Stress Reading While Firing Shotgun

 

On holiday last week I went to the range with my son and shot his Remington 12 gauge shotgun,  AR15 and FN SCAR. We also did a little handgun work with the M1911. It was a nice day for it. While shooting the Remington I took my heart reading using the Polar H7 strap which sent data to the Sweetwater app from which I exported the RR interval output to Kubios

Previously I had used an Artificial Neural Network (ANN) to determine my stress levels from 11 different measures that Kubios produces. Of those, the ANN told me that the Heart Rate Variability Triangularity Index (HRVTI) was the best predictor of stress level. 

My HRVTI when relaxed averaged 9.72 and when stressed averaged 5.25 so I had a range to compare my readings. Here is a graph showing the ten minute period when I was loading & shooting the 12 gauge.  

Slide1

 

You can see from the graph that I was in a stress state through the period. The average was 4.8 versus the average of 5.2 HRVTI that I got from stress events like a trip to the dentist. So being at the range with a gun in your hand is a pretty stressful event. I think that makes sense. Not only did I have a weapon in my hand there were guns blazing all around me, so the qualitative experience was certainly one of being on high alert.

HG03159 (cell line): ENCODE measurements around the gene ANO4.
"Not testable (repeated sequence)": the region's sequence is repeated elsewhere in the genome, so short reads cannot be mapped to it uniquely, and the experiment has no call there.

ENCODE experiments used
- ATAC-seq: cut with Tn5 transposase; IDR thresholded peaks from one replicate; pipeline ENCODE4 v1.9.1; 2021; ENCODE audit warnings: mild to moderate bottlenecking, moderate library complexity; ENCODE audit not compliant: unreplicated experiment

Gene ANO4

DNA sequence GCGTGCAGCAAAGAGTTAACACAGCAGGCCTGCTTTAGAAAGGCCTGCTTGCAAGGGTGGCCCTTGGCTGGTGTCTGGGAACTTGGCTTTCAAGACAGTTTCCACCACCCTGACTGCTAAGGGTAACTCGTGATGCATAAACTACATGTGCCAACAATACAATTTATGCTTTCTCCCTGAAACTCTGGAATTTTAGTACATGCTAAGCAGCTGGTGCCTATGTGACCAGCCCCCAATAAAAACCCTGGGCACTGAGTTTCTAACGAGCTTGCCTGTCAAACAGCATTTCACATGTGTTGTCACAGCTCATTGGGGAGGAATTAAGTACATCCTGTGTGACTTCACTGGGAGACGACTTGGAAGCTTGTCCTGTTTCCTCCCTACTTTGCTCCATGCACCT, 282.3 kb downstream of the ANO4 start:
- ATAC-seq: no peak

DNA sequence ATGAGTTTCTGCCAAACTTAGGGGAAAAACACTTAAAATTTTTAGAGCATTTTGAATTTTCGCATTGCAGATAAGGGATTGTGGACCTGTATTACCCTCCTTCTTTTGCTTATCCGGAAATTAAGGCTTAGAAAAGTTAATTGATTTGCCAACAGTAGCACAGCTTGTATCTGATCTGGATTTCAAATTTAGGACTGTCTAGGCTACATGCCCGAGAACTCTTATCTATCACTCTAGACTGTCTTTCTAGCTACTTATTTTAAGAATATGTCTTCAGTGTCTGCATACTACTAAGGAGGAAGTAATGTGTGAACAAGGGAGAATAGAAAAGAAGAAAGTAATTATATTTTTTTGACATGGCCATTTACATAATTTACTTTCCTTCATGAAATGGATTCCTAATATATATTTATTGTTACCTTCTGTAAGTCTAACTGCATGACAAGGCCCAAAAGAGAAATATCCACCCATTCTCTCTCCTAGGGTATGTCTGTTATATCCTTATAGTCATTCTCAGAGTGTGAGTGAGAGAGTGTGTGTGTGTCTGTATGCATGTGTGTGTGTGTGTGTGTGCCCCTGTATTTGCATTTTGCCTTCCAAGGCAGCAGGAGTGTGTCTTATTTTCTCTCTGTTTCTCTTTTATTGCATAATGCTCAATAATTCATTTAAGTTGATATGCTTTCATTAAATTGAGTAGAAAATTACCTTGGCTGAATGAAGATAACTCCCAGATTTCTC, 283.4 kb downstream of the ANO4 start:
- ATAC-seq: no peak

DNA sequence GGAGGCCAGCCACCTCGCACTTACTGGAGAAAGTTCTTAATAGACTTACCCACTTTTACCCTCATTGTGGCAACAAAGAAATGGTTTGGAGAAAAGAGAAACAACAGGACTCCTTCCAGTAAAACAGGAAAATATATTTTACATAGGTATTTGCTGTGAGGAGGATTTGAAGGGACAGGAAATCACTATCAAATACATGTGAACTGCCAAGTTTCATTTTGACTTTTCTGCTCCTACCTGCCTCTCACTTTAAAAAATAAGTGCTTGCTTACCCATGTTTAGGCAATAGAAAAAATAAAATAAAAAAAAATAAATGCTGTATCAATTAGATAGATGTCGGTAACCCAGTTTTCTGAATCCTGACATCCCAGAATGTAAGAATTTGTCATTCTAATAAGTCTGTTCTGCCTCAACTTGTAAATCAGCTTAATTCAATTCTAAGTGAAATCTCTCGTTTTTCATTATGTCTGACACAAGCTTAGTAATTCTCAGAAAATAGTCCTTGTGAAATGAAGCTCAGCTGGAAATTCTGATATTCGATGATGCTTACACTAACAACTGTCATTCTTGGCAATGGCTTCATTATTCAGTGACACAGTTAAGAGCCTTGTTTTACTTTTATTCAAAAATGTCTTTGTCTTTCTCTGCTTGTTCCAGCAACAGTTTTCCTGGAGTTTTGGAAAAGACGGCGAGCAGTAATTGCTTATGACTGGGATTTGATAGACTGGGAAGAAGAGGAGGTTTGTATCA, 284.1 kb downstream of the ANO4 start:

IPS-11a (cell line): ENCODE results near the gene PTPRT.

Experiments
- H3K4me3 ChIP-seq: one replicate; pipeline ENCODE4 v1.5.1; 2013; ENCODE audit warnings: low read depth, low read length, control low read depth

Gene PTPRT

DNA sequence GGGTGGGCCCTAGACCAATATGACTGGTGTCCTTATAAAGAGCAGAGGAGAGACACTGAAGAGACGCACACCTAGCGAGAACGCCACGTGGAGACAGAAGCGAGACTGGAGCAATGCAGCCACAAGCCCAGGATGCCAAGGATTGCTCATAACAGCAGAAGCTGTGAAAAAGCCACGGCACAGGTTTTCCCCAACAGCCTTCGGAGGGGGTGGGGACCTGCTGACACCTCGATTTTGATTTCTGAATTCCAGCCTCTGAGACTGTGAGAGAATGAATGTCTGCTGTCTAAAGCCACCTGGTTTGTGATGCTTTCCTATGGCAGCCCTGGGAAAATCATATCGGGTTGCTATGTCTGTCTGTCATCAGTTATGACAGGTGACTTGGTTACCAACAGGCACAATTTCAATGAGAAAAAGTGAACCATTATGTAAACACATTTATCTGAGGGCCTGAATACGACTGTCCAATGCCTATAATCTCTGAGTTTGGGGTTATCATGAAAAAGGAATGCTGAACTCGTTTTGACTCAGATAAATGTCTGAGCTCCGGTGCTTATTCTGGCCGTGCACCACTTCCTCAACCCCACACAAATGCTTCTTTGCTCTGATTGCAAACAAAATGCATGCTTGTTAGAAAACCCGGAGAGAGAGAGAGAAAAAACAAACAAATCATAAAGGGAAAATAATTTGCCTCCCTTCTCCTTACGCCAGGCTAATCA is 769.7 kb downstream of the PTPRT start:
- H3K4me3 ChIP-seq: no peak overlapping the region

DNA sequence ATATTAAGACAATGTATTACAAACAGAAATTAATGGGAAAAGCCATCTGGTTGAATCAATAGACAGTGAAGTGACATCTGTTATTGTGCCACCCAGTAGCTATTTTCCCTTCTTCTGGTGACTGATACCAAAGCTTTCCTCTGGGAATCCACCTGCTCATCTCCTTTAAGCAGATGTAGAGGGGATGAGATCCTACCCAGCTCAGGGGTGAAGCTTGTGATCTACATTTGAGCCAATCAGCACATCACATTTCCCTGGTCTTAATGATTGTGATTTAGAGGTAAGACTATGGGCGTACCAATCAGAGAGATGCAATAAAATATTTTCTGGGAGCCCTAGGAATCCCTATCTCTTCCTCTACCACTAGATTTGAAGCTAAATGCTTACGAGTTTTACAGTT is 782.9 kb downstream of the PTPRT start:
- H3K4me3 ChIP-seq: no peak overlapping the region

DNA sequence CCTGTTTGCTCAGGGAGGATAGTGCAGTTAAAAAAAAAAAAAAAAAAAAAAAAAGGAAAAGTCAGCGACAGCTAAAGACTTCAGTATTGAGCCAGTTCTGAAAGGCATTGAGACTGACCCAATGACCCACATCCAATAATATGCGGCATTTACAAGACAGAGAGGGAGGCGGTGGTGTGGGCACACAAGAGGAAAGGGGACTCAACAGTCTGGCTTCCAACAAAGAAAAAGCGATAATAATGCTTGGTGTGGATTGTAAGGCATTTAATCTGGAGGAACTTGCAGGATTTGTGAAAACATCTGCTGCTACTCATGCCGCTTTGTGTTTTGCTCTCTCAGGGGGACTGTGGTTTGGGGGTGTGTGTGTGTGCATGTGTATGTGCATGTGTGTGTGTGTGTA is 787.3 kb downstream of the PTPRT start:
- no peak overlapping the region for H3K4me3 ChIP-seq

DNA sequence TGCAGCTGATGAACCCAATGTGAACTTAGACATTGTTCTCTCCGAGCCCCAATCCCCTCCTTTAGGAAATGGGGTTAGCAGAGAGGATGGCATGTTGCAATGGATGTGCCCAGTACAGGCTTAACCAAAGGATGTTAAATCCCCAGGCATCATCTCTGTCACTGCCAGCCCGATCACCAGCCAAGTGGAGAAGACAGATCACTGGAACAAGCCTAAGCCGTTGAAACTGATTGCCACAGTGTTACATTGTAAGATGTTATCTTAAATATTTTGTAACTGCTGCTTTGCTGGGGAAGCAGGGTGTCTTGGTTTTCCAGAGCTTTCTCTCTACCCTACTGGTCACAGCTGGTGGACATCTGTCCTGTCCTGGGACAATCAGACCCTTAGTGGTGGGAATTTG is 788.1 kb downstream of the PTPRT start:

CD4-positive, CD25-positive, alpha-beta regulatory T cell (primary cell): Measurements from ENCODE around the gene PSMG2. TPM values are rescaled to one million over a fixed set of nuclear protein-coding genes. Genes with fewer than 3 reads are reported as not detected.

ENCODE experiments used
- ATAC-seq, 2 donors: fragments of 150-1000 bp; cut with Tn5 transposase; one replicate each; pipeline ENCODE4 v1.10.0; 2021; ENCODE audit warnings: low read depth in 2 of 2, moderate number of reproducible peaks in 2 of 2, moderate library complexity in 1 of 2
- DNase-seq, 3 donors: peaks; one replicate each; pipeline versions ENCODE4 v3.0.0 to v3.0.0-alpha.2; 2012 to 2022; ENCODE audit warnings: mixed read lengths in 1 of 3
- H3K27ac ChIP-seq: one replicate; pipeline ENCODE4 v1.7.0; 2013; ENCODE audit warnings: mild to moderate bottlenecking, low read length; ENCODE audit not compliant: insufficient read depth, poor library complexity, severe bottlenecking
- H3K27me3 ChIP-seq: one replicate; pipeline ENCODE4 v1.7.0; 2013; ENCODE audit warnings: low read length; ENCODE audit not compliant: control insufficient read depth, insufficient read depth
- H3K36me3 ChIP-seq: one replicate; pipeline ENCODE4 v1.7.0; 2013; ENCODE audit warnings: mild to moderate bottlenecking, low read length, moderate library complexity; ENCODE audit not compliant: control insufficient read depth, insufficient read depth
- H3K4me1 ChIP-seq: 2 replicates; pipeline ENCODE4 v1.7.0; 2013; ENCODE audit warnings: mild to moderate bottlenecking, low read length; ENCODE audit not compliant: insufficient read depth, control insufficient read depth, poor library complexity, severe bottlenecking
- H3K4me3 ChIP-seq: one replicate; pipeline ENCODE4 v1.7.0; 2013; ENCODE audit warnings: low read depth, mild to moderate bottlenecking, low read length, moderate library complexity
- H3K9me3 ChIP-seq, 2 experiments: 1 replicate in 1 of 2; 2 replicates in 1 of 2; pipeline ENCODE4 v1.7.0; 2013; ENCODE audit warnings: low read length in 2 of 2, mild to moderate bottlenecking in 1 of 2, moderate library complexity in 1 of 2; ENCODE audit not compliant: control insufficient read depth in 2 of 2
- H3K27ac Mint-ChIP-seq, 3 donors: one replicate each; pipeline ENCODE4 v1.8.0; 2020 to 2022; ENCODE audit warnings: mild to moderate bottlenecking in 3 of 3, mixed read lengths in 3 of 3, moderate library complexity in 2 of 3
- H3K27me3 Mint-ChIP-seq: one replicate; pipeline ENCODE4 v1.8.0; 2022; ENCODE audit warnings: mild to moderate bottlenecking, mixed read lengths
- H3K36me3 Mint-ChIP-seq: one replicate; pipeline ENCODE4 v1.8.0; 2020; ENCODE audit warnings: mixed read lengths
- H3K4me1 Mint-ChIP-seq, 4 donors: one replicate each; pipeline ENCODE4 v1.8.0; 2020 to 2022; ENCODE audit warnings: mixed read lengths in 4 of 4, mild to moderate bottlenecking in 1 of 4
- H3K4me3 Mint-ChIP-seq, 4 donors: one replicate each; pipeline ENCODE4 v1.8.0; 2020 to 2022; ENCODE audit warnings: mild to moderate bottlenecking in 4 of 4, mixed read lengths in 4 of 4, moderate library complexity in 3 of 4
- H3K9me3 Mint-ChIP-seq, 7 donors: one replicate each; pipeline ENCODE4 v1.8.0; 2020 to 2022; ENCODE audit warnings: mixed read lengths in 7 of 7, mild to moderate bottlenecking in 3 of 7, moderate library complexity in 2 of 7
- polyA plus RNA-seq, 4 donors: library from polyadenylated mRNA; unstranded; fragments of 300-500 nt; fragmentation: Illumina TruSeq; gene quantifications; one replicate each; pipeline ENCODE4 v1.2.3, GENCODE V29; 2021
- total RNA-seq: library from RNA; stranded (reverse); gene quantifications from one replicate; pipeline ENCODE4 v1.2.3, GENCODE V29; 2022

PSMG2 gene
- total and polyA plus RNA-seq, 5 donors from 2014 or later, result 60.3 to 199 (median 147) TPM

Using the Quantified Self three prime questions I can report:

  • What did you do? Measured my stress level while shooting a 12 gauge shotgun.
  • How did you do it? See above
  • What did you learn? Blazing away with a shotgun is physiologically more stressful than having a tooth drilled. 

2 Comments

Would be interesting to see if there is a significant difference in the stress level when you are shooting vs just watching, and how much the heart rate drops while taking aim (to the extent that you “aim” a shotgun :-)

Good points Eric. Recording when you are shooting versus watching would have to be done by video. Part of the problem is while in the heat of it you aren’t recording much, just watching clays fly and trying to lead them. For my next trip to the range!

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